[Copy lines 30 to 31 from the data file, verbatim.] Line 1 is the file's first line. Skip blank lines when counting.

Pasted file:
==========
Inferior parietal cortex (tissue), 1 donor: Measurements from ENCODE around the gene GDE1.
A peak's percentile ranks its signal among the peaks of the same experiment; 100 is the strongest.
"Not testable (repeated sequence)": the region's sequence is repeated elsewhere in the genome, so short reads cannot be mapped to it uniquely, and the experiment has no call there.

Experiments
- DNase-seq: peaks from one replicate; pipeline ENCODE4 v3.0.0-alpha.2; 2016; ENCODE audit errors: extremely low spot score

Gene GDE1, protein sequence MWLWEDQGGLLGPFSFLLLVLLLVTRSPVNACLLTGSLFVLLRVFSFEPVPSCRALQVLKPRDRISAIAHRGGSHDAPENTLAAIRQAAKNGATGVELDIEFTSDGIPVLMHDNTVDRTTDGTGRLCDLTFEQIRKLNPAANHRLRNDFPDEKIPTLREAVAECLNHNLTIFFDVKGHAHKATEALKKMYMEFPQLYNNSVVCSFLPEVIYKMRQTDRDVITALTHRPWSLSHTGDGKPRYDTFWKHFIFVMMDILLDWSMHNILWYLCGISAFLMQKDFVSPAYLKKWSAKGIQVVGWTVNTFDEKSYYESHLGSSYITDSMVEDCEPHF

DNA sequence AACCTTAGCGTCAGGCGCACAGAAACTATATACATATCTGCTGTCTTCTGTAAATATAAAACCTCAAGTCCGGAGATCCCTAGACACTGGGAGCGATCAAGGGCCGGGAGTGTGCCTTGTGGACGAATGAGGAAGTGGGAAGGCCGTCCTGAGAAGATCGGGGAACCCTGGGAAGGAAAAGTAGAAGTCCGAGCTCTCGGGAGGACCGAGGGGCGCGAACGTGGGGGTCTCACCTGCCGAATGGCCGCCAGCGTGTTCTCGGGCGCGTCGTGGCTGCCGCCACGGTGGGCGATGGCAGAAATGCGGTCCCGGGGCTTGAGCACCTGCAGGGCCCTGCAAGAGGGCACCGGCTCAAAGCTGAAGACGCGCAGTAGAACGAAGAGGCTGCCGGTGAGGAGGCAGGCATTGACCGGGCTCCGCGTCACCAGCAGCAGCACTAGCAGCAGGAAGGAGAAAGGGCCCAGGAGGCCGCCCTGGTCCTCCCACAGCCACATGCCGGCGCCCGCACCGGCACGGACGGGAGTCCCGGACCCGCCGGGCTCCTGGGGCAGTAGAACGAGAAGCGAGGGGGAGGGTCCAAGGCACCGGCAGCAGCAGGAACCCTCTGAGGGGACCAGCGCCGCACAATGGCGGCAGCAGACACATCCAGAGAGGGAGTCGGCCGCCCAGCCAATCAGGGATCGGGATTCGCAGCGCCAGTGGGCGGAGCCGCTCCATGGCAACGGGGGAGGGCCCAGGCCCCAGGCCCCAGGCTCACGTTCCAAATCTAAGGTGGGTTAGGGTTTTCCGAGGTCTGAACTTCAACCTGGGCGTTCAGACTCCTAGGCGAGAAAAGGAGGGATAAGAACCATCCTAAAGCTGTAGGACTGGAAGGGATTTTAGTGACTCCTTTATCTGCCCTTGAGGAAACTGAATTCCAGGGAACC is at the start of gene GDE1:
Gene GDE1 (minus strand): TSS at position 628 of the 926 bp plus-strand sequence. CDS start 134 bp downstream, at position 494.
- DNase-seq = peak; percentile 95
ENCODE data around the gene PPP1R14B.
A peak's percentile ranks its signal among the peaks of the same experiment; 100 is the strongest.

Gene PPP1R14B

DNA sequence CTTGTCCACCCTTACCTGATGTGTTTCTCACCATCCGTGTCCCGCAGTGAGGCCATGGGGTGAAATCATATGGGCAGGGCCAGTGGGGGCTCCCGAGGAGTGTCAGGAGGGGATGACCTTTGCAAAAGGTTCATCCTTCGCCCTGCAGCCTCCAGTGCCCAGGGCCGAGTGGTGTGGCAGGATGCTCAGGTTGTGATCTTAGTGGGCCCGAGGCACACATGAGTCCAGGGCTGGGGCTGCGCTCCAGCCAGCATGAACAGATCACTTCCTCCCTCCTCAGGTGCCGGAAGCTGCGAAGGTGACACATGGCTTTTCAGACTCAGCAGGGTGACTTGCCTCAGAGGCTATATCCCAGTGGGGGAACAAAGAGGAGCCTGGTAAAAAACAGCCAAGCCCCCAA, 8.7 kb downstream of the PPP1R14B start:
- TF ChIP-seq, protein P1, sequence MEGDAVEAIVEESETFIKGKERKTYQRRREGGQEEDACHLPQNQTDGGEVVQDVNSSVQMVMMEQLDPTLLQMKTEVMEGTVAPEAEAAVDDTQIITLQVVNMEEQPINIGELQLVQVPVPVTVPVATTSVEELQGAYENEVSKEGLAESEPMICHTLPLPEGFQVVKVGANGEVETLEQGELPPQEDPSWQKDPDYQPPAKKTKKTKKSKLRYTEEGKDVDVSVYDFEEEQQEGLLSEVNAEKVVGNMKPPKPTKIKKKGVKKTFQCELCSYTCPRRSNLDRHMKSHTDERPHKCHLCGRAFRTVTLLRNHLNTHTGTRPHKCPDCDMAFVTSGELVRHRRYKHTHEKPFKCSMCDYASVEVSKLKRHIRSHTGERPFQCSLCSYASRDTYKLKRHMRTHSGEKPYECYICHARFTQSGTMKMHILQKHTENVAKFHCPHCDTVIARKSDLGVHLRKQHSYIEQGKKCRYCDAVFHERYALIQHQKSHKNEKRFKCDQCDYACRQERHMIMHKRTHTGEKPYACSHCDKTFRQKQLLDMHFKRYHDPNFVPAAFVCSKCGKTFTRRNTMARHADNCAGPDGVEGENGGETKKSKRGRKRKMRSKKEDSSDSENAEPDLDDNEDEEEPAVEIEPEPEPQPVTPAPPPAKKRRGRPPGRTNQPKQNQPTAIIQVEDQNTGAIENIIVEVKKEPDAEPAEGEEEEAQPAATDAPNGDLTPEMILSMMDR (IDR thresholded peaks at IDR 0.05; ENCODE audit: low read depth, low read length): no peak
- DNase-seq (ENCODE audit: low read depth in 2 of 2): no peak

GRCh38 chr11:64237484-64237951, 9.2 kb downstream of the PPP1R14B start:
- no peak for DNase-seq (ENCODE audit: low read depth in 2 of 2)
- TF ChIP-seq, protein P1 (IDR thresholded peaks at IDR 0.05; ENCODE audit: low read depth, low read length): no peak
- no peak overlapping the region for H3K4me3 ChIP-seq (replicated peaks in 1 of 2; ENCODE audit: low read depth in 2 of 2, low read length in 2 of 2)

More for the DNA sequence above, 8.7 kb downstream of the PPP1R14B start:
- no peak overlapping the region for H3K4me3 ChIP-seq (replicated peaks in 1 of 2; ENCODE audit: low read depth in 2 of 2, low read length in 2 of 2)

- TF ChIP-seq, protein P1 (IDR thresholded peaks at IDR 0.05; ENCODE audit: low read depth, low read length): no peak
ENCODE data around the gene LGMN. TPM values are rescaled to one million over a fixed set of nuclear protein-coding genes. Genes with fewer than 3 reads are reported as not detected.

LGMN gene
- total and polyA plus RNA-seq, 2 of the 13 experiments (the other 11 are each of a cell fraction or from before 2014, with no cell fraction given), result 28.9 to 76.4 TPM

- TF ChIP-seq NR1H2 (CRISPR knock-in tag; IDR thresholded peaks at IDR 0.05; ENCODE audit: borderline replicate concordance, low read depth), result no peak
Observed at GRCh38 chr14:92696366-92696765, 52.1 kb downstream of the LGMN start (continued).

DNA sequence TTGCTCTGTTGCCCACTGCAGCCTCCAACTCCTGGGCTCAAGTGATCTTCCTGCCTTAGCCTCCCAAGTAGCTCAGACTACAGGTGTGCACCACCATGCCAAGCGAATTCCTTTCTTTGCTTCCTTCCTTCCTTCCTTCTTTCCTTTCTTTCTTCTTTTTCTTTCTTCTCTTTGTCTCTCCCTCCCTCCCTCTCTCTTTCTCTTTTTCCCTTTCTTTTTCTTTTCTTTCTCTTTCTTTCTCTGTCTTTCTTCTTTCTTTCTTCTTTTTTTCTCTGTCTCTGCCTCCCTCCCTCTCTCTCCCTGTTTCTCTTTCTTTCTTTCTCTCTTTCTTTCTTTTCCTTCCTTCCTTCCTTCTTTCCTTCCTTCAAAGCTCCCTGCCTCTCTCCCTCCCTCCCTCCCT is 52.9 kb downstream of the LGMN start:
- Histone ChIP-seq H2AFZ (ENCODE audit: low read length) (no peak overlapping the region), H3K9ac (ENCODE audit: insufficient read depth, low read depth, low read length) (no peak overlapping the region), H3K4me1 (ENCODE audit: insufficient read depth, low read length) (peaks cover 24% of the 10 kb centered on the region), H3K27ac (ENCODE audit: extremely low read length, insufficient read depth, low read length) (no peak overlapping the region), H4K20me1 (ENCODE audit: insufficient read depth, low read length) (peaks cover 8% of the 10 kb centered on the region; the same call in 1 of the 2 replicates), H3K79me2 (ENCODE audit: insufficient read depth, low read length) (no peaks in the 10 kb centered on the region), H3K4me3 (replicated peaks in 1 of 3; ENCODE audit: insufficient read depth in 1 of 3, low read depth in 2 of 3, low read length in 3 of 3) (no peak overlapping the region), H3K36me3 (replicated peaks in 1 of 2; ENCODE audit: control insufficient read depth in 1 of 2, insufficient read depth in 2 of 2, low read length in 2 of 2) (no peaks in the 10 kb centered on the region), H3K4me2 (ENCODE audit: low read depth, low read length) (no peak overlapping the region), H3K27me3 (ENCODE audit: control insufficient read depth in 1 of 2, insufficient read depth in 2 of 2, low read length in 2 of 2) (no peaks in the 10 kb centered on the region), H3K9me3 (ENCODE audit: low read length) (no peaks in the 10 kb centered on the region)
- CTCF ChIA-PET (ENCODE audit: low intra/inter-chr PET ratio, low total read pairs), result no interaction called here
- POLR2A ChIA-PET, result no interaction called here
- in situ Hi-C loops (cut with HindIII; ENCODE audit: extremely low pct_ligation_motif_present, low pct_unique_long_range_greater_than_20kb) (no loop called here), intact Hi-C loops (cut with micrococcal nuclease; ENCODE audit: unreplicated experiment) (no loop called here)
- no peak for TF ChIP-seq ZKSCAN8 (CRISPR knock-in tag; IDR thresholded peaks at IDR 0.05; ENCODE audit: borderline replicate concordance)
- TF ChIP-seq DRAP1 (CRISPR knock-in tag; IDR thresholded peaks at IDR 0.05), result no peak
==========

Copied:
- CTCF ChIA-PET (ENCODE audit: low intra/inter-chr PET ratio, low total read pairs), result no interaction called here
- POLR2A ChIA-PET, result no interaction called here